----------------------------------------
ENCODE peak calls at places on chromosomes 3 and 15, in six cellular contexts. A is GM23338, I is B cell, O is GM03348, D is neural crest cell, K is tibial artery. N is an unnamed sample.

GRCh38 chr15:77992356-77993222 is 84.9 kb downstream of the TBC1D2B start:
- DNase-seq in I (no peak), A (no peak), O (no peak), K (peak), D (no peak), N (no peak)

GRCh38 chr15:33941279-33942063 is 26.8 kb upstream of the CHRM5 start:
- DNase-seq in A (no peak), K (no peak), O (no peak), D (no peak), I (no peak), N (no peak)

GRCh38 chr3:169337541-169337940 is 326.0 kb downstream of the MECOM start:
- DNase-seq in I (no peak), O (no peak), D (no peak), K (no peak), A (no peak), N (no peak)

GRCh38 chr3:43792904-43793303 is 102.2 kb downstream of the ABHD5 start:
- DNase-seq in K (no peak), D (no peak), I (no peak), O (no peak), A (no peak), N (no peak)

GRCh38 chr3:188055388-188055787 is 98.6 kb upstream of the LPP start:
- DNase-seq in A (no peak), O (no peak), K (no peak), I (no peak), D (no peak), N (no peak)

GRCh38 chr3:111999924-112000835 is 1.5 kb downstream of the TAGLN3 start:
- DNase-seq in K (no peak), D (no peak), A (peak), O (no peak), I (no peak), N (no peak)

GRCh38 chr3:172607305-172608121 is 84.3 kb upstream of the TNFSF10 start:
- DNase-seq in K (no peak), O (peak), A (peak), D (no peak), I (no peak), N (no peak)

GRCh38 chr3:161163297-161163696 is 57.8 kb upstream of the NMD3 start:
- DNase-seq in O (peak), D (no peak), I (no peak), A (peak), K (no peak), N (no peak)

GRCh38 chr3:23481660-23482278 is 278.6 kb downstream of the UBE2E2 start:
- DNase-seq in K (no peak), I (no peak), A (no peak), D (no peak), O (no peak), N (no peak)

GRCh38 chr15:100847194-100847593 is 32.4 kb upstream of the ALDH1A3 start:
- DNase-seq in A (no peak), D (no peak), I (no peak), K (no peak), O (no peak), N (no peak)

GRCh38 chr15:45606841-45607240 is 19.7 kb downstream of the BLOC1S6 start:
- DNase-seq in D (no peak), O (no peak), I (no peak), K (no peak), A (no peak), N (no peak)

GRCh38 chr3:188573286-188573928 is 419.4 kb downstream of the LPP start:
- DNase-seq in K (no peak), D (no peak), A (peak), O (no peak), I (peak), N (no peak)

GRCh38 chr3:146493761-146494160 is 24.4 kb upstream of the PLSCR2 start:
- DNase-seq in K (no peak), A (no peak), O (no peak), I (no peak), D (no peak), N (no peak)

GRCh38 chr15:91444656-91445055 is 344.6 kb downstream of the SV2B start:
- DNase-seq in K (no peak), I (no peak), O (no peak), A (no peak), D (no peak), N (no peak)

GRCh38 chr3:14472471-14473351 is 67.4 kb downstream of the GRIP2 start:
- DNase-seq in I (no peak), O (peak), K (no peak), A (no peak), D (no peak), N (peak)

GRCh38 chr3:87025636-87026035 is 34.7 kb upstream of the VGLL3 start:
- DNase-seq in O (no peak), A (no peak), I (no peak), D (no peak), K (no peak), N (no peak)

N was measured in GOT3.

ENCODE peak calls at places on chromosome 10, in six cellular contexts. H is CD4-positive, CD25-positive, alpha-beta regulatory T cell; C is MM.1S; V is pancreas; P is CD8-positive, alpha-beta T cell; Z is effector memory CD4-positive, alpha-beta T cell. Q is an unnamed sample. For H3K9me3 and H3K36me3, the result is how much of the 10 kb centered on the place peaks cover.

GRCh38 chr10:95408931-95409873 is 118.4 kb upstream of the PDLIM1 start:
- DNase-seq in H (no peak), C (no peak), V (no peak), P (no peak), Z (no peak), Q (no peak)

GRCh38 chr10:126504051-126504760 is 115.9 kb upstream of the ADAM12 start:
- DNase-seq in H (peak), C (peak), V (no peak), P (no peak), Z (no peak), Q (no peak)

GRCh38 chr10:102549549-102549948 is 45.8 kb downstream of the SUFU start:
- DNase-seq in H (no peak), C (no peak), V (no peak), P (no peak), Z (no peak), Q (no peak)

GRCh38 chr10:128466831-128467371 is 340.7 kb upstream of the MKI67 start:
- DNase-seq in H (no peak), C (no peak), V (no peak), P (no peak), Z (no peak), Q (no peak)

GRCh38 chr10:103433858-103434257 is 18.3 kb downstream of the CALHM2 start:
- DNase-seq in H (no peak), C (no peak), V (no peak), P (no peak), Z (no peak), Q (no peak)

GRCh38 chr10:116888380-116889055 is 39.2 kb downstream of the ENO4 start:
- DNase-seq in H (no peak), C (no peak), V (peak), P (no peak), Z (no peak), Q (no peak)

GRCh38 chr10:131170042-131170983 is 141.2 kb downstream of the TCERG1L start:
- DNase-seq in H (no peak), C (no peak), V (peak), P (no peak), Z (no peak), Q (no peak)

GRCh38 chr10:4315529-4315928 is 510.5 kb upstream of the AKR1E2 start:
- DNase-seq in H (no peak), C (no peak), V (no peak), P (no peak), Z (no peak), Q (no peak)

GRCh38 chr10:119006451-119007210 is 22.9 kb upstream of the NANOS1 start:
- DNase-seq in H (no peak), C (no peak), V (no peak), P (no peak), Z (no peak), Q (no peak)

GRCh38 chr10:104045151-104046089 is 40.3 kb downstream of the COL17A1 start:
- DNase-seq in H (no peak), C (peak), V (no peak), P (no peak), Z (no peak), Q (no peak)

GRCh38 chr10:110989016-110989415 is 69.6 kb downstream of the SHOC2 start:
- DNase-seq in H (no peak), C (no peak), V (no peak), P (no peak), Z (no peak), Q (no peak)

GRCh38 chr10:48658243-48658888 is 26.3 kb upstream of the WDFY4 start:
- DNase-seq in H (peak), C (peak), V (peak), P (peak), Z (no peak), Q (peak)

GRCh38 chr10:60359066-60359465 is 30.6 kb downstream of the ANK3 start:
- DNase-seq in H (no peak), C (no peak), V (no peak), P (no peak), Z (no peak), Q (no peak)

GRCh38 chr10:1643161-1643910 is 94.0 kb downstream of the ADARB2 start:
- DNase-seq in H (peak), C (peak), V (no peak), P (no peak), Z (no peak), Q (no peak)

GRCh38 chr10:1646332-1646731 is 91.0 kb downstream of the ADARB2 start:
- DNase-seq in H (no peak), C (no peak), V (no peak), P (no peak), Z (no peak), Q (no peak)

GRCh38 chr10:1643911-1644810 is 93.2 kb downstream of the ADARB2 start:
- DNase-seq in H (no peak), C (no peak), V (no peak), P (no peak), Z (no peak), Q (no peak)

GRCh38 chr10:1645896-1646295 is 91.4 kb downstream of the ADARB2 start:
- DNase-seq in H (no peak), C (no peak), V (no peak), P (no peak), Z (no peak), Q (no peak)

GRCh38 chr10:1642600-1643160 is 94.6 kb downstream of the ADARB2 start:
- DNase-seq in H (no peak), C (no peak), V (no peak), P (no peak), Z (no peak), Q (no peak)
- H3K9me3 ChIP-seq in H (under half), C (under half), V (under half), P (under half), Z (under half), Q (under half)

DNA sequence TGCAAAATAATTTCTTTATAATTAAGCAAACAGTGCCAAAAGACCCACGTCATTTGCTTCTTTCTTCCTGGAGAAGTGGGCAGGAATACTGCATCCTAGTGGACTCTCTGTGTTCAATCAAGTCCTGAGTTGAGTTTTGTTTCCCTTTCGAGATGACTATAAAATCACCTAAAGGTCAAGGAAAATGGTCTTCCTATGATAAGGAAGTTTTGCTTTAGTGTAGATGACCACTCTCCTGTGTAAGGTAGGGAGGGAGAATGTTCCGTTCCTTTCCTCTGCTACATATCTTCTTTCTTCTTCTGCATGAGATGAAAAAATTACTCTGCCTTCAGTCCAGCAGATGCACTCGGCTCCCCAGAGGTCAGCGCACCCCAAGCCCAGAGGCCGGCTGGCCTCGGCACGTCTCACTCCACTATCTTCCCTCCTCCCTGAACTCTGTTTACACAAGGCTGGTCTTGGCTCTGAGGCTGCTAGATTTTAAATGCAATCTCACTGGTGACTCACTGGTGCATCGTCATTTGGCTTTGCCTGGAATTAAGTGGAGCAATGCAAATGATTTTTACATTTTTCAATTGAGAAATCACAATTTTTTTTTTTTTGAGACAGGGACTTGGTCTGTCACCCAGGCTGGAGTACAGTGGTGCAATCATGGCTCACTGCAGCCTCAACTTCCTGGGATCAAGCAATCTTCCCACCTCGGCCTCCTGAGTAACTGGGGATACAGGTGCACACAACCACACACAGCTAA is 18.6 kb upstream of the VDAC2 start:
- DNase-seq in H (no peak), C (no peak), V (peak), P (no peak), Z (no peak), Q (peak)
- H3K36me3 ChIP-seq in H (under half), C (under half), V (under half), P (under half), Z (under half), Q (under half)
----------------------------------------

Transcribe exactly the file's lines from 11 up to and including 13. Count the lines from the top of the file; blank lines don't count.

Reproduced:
- DNase-seq in A (no peak), O (no peak), K (no peak), I (no peak), D (no peak), N (no peak)

GRCh38 chr3:111999924-112000835 is 1.5 kb downstream of the TAGLN3 start:
- DNase-seq in K (no peak), D (no peak), A (peak), O (no peak), I (no peak), N (no peak)